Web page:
Phoebe and her unicorn are back in Razzle Dazzle Unicorn!

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Since 2015, our family has been in love with Dana Simpson's Phoebe and Her Unicorn books, a kind of modern take on Calvin and Hobbes, only Calvin is an awesome little girl, Hobbes is a unicorn, and the parental figures can see and interact with the unicorn, but are not freaked out because she generates a SHIELD OF BORINGNESS. Now, the insanely prolific Simpson has released the fourth collection in the series: Razzle Dazzle Unicorn: Another Phoebe and Her Unicorn Adventure.

Making Conversation: 59 lively and delightful essays from Teresa Nielsen Hayden

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It's been more than 20 years since the publication of Making Book, Teresa Nielsen Hayden's collection of essays, mostly drawn from the pre-online days of fanzines and letters columns; this year, in honor of Teresa's stint as Fan Guest of Honor at Midamericon II, the 74th World Science Fiction Convention, NESFA Press has published a second volume: Making Conversation, a collection of essays drawn from the online world on subjects as varied as moderation and trolling, cooking, hamster-rearing, fanfic, narcolepsy, the engineering marvels of the IBM Selectric, and more.

High bias found in Amazon reviews of low-cost or free samples

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Review Meta has published an in-depth analysis of 7 million Amazon reviews and found that "incentivized reviews," those with a disclaimer that the reviewer got the product free or discounted, skew substantially higher than non-incentivized reviews. Read the rest

Mighty Jack: a new series from Ben "Zita the Spacegirl" Hatke

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Ben Hatke's Zita the Spacegirl trilogy was one of the best kids' comics of the new century (and it's headed to TV!), and he's been very productive in the years since, but his new series, Mighty Jack feels like the true successor to Zita: a meaty volume one that promises and delivers all the buckle you can shake a swash at, with more to come.

Mysteries Revealed and The Curios Exposed

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The Mysterious Package Company’s (previously) audience is bifurcated into two groups which seem to overlap only slightly. The first group buys one or more of the six (soon to be seven) “experiences” and sends it either to themselves, or more likely to an unsuspecting victim … and then waits for the fun or horror to start. The second group subscribes to a quarterly newspaper called Curios & Conundrums (more about that in a moment). If an experience is sent to yourself, it’s a collectible rather than a mystery; but if sent to someone who has no clue what it is or what’s coming next, then it becomes the unexpected and thus unsettling occurrence the folks at the Mysterious Package Company have in mind. Here is their video for “The Century B*e*a*s*t,” their first Kickstarter project sold last summer.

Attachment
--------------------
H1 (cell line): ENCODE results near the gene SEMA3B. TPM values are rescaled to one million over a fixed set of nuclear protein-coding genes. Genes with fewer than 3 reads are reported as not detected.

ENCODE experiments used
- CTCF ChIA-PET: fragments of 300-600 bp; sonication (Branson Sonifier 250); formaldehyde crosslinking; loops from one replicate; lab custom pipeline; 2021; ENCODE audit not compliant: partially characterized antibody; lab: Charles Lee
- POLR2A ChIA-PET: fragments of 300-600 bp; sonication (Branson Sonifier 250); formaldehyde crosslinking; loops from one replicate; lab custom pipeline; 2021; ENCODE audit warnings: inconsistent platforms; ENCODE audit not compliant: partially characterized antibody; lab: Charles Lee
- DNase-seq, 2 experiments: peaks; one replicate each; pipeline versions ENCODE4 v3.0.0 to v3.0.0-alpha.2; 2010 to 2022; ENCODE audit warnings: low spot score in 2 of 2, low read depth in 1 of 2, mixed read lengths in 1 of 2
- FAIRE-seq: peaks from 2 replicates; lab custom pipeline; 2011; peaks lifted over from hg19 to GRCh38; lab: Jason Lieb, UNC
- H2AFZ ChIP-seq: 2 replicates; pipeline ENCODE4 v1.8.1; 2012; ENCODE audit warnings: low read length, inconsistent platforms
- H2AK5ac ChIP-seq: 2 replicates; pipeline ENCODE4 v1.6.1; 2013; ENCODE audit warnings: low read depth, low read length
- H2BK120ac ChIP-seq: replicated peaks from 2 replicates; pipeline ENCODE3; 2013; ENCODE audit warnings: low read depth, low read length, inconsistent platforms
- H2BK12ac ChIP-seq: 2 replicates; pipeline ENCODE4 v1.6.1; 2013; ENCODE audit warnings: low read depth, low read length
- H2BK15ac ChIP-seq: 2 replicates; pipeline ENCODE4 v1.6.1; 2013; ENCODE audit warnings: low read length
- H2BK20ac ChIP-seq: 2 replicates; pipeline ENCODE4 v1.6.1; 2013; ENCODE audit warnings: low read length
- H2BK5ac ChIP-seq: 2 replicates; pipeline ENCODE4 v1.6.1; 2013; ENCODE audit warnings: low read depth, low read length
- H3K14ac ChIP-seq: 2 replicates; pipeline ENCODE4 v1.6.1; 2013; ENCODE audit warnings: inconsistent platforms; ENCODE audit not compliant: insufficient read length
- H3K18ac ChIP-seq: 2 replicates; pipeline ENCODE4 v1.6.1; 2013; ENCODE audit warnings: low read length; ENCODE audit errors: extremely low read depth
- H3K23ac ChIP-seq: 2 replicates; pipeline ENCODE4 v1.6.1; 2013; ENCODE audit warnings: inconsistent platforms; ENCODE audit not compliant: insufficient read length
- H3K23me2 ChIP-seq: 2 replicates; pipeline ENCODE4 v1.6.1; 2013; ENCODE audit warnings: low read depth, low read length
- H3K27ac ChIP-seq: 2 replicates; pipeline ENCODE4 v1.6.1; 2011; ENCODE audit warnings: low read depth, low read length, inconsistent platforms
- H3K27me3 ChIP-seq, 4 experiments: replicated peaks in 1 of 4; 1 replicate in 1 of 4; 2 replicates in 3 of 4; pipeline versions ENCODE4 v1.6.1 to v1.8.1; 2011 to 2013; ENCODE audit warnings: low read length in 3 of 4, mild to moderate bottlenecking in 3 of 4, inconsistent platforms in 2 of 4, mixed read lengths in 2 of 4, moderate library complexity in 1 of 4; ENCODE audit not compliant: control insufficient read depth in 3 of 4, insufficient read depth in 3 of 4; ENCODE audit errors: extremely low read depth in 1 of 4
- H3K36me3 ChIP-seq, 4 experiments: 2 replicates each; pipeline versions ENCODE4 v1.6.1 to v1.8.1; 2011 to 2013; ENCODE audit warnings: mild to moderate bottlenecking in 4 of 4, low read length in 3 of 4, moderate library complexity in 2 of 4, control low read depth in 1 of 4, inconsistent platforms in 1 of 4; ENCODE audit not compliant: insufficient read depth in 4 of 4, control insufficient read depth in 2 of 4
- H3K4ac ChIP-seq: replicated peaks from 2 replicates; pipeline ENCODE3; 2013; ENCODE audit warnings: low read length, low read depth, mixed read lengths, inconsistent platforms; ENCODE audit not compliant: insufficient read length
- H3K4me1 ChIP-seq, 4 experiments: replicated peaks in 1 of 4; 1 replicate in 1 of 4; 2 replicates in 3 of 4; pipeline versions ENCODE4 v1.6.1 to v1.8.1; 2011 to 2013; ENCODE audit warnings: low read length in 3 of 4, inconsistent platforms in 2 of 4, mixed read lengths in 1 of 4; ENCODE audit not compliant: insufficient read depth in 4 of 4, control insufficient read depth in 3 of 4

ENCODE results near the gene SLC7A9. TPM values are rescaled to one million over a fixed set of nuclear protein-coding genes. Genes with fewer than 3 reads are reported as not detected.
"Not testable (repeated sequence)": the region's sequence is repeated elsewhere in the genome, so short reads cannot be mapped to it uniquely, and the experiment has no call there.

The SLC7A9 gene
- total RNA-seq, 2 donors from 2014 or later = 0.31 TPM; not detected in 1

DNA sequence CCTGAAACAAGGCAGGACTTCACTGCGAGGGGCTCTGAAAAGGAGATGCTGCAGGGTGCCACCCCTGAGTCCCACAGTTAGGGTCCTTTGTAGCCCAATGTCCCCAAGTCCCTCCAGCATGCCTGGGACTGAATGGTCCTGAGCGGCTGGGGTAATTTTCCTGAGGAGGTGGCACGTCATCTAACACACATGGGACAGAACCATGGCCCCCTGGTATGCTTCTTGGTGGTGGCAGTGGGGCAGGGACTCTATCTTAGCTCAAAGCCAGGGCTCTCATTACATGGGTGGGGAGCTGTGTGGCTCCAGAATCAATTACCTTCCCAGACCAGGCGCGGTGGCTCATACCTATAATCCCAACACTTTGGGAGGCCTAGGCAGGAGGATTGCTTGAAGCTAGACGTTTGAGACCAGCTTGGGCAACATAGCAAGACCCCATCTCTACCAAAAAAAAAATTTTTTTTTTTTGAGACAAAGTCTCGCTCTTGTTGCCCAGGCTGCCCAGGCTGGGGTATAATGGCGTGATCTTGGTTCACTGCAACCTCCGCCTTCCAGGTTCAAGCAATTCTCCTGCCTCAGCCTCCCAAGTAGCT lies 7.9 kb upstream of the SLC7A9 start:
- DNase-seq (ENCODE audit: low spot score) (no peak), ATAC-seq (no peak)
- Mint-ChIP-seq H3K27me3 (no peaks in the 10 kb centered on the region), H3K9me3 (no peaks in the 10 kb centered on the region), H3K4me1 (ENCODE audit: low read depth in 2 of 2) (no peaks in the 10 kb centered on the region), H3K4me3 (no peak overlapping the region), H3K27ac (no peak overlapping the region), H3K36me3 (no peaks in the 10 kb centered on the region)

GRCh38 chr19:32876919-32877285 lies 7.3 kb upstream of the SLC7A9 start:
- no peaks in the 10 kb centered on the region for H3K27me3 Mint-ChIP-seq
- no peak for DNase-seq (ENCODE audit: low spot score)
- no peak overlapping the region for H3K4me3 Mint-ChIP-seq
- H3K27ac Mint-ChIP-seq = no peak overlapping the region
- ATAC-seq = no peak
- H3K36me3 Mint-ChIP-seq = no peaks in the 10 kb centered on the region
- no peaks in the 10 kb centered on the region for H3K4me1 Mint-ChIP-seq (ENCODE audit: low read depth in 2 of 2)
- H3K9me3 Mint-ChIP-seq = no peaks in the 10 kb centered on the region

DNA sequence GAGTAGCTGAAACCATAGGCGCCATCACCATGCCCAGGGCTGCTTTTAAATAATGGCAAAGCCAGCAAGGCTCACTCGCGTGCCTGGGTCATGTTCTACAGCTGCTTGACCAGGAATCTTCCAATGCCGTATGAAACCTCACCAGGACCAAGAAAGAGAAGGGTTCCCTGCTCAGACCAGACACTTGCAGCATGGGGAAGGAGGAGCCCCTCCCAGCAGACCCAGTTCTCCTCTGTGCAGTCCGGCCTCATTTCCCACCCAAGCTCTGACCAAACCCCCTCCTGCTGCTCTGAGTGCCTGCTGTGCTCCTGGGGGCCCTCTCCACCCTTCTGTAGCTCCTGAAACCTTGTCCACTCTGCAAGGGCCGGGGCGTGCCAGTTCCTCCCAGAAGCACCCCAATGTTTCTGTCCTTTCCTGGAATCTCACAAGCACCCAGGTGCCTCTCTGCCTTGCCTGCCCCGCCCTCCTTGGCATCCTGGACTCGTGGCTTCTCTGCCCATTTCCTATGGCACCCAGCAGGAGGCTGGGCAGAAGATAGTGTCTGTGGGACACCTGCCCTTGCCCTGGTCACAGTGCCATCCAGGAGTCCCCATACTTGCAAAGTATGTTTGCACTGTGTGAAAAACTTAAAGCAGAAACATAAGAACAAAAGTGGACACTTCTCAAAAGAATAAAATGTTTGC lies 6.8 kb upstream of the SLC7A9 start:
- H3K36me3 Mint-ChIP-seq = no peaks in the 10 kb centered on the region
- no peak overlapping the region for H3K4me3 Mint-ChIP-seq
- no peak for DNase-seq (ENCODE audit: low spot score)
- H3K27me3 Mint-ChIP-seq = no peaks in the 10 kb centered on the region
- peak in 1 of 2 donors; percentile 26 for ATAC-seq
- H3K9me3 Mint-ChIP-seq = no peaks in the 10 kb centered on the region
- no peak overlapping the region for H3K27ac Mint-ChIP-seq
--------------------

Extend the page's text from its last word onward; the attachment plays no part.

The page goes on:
In the end, "The Century B*e*a*s*t" seemed too scattered and drawn out, with 10 mailings sent out over almost a year. The older experiences are more compact with fewer mailings, a lower price, and have more impact. If you’ve never done anything like this before, and wish more immediate satisfaction, I would become a member of the Mysterious Package Company and send either “R*i*s*e*n” or “The K*i*n*g in Yellow” to yourself or a friend—they will begin shipping with 30 days of your order and are both creepy.

Costing only $99 is the least expensive experience which consists of a single mailing, “The W*e*e*p*i*n*g Book,” which is genuinely dark stuff and prompted at least one terrified recipient to call the police. Read the rest

More Mysterious, In Which We Slide into a Dark Place and See Yellow

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SPOILERS BELOW: YOU HAVE BEEN WARNED. (previously) Read the rest

Starve #2: Brian Wood lands the tale in a screaming dive and a perfect touchdown

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Brian Wood's Starve, Volume One (collecting issues 1-5) was the best, meanest new graphic novel debut since Transmetropolitan; now, with Starve, Volume Two (issues 6-10), Wood brings the story in for a conclusion that is triumphant and wicked and eminently satisfying, without being pat.

The 13 Clocks: Grimm's Fairytales meet The Phantom Tollbooth

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I discovered The 13 Clocks by reading Neil Gaiman's introduction to the 2008 New York Review of Books edition (which I found in The View from the Cheap Seats, a massive collection of Gaiman's nonfiction), where he calls it "Probably the best book in the world" -- how could I resist?

Neil Gaiman's nonfiction: what makes everything so great

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The View from the Cheap Seats, Neil Gaiman's mammoth collection of nonfiction essays, introductions, and speeches, is a remarkable explanatory volume in which Gaiman explains not just why he loves the things he loves, but also what makes them great.

Review: Dasani Sparkling Bread Mold water

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As a longtime fan of sparkling, zero-carb flavored water beverages, I thought I'd check out the new offerings from Dasani, whose own unsweetened slim-can drinks come in a range of popular flavors—and a lighter price tag than Perrier and La Croix.

I decided to try Dasani's Sparkling Bread Mold flavor first, and I must say that I'm delighted with the results.